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S.Korea fines Google $180 mn for operating system market abuse

FTC accuses Google of 'unprecedented anti-innovation activity;' Google to appeal

By Sep 14, 2021 (Gmt+09:00)

Hankyung DB
Hankyung DB

South Korea's Fair Trade Commission (FTC) on Tuesday imposed a fine of 207.4 billion won ($180 million) on Google, alongside a correction order, after the Big Tech firm was found to have forced Samsung Electronics Co. and other smartphone manufacturers to use its operating system (OS).

Google Android OS, developed in 2008, is a Linux-based open-source operating system for mobile devices. The US tech giant was charged with banning Korean smartphone makers since 2011 from using the changed versions of the Android OS, or the competing system iOS developed by Apple Inc.

"We will sternly enforce the law against anti-competitive activities conducted by dominant platform players aimed at maintaining and strengthening their monopolistic positions, regardless of their nationality," FTC Chairman Jo Sung-wook said in a statement.

The antitrust body accused Google of conducting "unprecedented anti-innovation activities," which the company flatly denied in immediate response to the decision.

The fine of 207.4 billion won marked the third-largest amount levied by the antitrust body on a foreign company operating in South Korea.

In particular, the FTC found that Google's anti-fragmentation agreements (AFAs) with the smartphone manufacturers constituted anti-competitive practices. Under the agreements, it alleged that Google had forced smartphone manufacturers not to develop their own operating systems, nor revise Google's OS, as a condition of installing Google's popular apps such as Youtube and Google Map on their devices, including smart TVs and smartwatches.

Hankyung DB
Hankyung DB

Accordingly, the anti-monopoly body ordered Google to amend the existing AFAs with the smartphone companies to lift the ban.

In a statement issued on Tuesday, Google said the commission overlooked the competition between its Android OS and Apple's iOS and that it would appeal the decision in court. Google also argued the decision failed to take into consideration the benefits enjoyed by app developers, device manufacturers and consumers from the Android OS.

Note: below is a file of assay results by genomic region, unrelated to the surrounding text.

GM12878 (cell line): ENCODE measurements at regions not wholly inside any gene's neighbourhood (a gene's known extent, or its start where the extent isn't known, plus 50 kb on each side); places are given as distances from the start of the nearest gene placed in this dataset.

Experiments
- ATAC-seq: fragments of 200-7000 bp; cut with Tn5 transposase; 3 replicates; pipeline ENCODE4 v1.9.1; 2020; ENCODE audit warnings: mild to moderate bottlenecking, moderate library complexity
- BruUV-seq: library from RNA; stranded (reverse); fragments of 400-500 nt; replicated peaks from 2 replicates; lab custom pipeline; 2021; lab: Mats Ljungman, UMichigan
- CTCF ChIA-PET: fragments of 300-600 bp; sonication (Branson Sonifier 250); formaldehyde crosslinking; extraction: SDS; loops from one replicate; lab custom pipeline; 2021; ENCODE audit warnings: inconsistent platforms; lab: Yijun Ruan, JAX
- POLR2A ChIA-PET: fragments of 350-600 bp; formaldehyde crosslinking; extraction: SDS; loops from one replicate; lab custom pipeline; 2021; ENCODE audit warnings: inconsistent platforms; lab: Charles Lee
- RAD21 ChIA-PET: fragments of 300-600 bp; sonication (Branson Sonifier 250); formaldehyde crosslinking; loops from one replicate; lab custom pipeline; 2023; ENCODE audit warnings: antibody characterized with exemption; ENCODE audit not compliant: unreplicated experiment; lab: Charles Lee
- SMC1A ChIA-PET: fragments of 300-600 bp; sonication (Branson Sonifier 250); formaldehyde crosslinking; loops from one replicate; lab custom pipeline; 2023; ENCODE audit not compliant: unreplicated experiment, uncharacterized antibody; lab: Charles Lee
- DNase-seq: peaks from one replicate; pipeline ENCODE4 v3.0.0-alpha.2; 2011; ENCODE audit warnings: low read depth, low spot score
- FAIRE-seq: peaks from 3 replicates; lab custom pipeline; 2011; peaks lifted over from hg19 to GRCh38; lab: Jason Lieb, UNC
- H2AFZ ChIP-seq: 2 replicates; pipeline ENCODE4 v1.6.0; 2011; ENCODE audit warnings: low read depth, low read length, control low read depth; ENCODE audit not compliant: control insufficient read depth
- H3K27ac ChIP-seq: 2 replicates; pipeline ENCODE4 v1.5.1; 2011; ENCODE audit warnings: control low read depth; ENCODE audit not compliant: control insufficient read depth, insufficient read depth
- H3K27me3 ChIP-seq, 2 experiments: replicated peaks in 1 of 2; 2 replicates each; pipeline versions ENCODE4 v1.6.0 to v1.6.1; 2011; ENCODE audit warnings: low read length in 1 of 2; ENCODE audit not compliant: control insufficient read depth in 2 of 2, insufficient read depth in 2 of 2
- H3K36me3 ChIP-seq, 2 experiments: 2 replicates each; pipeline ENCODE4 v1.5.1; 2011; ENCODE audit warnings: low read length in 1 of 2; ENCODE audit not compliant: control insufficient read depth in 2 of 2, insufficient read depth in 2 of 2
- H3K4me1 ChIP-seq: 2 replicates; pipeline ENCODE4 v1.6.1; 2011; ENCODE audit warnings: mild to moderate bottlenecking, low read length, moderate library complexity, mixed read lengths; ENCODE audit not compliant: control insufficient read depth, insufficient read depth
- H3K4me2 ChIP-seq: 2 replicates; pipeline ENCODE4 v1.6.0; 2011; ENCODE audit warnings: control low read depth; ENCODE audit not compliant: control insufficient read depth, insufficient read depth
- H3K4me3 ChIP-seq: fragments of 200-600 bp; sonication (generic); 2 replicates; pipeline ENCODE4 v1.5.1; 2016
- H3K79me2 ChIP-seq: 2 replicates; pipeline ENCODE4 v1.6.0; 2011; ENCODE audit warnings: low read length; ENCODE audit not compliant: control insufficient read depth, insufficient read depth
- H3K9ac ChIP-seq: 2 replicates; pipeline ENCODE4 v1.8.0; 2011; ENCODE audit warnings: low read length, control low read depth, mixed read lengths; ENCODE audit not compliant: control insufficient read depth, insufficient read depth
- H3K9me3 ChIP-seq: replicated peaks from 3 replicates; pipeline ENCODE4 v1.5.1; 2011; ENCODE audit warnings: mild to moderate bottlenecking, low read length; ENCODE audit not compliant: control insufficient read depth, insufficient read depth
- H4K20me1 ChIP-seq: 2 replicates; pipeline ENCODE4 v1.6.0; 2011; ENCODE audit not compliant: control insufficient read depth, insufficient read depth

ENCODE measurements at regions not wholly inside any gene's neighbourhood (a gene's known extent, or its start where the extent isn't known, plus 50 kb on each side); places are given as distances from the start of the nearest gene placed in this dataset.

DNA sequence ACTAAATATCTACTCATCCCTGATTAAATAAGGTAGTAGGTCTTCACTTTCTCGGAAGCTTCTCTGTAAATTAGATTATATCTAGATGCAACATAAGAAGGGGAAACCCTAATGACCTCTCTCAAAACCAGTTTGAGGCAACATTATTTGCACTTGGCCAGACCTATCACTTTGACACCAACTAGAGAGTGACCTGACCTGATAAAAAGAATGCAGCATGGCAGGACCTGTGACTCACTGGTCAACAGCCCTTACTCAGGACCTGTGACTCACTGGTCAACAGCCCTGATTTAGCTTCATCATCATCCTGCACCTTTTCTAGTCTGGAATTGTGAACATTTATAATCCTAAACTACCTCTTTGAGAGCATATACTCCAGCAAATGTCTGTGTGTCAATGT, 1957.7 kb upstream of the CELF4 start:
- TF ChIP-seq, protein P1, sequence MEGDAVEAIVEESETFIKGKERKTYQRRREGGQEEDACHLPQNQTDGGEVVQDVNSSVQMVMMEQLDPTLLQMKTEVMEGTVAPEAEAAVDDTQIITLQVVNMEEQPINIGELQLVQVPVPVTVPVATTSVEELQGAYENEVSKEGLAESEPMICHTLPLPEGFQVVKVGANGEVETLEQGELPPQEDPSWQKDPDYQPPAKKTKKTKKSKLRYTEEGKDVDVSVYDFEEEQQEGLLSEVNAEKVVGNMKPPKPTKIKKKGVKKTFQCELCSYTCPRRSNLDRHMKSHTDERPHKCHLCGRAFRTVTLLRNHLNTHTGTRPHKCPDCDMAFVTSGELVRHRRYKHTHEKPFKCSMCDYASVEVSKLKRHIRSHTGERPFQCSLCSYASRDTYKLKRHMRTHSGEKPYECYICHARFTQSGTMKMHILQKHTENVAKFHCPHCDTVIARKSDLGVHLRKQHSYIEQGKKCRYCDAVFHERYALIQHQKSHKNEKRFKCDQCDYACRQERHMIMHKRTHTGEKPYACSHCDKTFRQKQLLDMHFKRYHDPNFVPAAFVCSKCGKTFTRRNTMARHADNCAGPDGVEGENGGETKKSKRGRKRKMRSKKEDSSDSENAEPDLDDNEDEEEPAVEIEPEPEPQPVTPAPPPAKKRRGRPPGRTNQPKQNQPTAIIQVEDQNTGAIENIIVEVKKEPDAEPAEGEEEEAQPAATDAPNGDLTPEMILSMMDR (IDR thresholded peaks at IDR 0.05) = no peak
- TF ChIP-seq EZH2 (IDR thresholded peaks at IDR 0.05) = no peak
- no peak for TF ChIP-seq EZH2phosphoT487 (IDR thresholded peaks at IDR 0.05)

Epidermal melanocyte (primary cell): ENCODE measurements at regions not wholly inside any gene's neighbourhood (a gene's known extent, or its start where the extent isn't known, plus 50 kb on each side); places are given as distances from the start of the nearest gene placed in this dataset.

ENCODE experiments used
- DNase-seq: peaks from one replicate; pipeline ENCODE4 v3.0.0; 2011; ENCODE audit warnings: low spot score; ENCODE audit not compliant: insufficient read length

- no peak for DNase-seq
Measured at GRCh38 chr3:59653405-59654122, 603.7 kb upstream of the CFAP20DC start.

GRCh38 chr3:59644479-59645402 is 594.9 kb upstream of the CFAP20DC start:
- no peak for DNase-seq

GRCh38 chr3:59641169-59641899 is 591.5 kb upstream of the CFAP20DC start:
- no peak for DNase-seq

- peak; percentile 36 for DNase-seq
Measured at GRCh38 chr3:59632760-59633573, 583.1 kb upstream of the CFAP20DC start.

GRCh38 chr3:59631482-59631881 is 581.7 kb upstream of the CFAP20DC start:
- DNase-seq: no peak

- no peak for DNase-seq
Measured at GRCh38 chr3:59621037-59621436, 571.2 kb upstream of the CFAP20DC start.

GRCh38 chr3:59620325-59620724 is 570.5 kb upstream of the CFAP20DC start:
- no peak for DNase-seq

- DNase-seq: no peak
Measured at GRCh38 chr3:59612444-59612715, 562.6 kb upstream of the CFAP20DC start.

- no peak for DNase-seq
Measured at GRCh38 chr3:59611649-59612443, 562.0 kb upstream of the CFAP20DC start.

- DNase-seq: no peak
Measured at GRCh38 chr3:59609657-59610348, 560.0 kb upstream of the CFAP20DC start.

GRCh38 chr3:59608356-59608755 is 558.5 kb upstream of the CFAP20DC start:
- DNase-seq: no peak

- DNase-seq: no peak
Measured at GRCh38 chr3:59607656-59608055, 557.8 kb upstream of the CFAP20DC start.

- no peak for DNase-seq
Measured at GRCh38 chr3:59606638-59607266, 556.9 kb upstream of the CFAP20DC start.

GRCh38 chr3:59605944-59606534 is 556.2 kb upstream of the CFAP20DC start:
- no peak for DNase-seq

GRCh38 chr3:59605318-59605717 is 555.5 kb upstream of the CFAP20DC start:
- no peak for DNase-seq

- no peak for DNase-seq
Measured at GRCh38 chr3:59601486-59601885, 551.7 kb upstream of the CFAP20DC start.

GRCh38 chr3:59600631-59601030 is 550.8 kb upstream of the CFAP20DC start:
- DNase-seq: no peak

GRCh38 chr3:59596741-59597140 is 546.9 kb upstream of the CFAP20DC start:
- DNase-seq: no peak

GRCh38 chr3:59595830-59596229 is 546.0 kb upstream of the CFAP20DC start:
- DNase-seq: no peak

FTC's antimonopoly division head Song Sang-min said in a news briefing that other OS developers, including Amazon and China's Alibaba, had withdrawn from the market because they failed to find buyers. 

In Europe, Google in 2018 was charged a record-setting €4.3 billion fine for antitrust violations around its Android smartphone OS. It was accused of forcing mobile network operators to install Chrome, Google search and other Google apps as the default.

While the EU Commission's decision against Google was limited to smartphones, the Korean FTC's move extended to other smart gadgets such as smartwatches and smart TVs, it added. 

"Given the mobile OS market maturity and its high entry barriers, the impact of today's decision could be limited," Joh said in the news briefing.

"But if the AFA-related restrictions are lifted, we expect Samsung Electronics, LG Electronics and other domestic manufacturers to make various innovative efforts for other smart gadgets."

But some IT industry watchers played down the possible impact of the FTC's decision against Google, saying that Samsung's smartwatches equipped with their own OS Tizen failed to gain popularity.


Separate from the smartphone OS, South Korea has been investigating Google for three other allegations: hampering app developers from launching games on Google's rival app stores; forcing app developers to use Google's in-app payment systems; and unfair business practices in the tailored advertising market.  

Last month, the South Korean parliament passed the world's first bill to ban
Google, Apple Inc. and other app store operators from forcing certain payment schemes like Google's in-app billing system on app developers.

The legislative move came after South Korea’s privacy regulator fined Facebook and Netflix for their infringement of personal information laws in the country. At the time, Google was not found to have violated any relevant laws, but was told to reform its data collection and processing practices.

The FTC chairman last Friday said that concerns grew about unfair business practices by platform companies such as Naver Corp. and Kakao Corp. Previously, she had hinted that the antimonopoly body's second-half policy focus will be on curbing the influence of large platform companies.

But an IT industry source questioned why the FTC, which has been investigating Google since 2016, chose to announce the results of the probe just when it has been ratcheting up efforts to curb the influence of platform giants.

"It seemed like they wanted to deflect criticism of tightening their grip too much on domestic IT giants such as Kakao," he told The Korea Economic Daily.

Write to Eu-jin Jeong, Min-jun Suh and Min-ki Koo at

Yeonhee Kim edited this article.

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